LXII. On Kingship
1. O King of created virtue!
You are King of all that is possible,
for which reason You became man.
2. God is king by reason of loftiness,
and is king by reason of humility,
of freedom and of charity.
3. Since God is the king of the beginning,
the middle and the end,
He acts beyond the course of nature.
4. He is king who serves God
and he is king who knows himself
and he is king who is good.
5. It is preferable to be king of <one’s own> will
than of a kingdom or of possessions,
for by means of <one’s> will can one attain God.
6. A king exists in order to issue judgments,
and if he errs in judging
he belies the name of king itself.
7. No man is king in order to feast,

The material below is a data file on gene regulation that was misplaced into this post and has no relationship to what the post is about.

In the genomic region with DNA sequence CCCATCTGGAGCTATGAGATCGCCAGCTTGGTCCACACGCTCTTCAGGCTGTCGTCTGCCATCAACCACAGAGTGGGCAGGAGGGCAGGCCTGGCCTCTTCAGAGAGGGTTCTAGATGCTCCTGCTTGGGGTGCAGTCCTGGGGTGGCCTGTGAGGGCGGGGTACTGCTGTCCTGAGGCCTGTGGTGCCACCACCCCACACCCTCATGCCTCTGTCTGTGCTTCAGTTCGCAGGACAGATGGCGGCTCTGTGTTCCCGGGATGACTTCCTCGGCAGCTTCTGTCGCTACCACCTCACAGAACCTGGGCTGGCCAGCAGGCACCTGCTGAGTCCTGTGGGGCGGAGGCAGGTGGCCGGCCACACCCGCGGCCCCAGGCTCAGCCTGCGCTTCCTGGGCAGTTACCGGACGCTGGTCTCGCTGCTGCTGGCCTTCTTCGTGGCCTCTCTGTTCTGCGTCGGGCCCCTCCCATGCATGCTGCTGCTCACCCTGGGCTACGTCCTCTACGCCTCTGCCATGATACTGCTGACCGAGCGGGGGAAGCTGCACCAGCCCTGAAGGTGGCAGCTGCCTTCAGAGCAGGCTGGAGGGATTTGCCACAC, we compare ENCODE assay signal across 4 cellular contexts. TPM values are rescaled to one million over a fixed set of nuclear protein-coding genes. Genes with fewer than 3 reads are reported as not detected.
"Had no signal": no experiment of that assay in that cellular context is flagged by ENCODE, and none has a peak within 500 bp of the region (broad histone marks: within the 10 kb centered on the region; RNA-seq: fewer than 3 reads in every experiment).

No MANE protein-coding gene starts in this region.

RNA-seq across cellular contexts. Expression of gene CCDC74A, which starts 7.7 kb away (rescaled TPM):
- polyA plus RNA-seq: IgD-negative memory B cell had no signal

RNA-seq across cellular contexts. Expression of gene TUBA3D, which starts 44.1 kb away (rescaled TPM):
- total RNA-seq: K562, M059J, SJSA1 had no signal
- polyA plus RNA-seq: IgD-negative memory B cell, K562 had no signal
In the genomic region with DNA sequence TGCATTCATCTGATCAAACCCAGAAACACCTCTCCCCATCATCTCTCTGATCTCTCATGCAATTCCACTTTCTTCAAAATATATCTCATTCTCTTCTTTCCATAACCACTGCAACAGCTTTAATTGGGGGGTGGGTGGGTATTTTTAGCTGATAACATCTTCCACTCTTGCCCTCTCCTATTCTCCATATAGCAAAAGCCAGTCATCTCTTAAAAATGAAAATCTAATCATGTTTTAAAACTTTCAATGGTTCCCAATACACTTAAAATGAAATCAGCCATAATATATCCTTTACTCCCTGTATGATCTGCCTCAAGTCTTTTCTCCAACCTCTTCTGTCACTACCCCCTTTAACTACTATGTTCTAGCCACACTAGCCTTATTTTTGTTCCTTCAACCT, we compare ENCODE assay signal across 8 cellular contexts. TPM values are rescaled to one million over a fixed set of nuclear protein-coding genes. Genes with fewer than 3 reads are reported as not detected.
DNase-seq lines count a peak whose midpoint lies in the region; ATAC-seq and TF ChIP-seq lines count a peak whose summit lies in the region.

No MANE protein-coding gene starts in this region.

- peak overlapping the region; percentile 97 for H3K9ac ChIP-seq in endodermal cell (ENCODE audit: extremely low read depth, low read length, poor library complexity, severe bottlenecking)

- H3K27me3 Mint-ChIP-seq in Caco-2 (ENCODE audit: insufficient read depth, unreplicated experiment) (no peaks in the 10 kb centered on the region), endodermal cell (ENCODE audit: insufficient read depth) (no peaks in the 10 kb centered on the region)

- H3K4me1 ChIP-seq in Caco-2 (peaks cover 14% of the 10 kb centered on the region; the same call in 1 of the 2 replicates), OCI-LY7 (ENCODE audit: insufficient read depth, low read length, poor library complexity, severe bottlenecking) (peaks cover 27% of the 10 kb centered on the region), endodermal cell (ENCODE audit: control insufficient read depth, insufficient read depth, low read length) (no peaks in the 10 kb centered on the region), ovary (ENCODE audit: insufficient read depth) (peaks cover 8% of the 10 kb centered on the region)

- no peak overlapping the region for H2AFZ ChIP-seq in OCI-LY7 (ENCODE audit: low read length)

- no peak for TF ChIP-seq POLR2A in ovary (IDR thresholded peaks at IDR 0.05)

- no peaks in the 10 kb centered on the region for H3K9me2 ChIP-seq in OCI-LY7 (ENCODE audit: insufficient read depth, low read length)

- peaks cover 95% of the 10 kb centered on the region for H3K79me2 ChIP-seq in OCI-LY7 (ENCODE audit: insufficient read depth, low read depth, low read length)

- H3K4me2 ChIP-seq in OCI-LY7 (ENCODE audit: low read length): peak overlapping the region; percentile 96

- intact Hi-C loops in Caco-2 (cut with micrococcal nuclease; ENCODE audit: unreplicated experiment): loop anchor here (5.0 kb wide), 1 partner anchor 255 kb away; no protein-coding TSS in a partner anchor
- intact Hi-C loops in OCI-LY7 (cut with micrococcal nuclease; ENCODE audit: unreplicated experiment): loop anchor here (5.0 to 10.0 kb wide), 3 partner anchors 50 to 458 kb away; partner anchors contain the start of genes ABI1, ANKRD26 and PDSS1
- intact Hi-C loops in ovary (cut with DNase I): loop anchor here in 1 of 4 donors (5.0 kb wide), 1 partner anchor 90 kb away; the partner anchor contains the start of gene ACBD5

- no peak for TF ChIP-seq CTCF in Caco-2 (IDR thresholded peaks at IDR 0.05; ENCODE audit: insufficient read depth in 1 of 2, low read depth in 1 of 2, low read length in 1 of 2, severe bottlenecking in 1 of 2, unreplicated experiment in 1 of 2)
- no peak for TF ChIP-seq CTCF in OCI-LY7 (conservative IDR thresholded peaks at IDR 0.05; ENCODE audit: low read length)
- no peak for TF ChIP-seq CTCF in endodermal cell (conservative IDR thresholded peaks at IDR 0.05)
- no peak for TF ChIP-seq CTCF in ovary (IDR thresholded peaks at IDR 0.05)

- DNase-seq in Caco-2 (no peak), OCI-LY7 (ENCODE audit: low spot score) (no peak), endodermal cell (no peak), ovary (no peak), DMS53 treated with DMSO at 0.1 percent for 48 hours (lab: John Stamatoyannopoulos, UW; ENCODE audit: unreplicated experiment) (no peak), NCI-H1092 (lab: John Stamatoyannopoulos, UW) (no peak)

or to hunt, or to live idly,
but rather in order to take care of his people.
8. Every king is the servant of his kingdom,
for which reason he commits a great wrong and a great sin
if he wishes to be at liberty.
9. To every king does it pertain to give,
to speak the truth, to judge and to forgive:
for which reason he cannot be free.
10. Ah, if <only> someone could find a king
who caused his entire kingdom to honour God!
Much would <that king> do <that warranted> praise.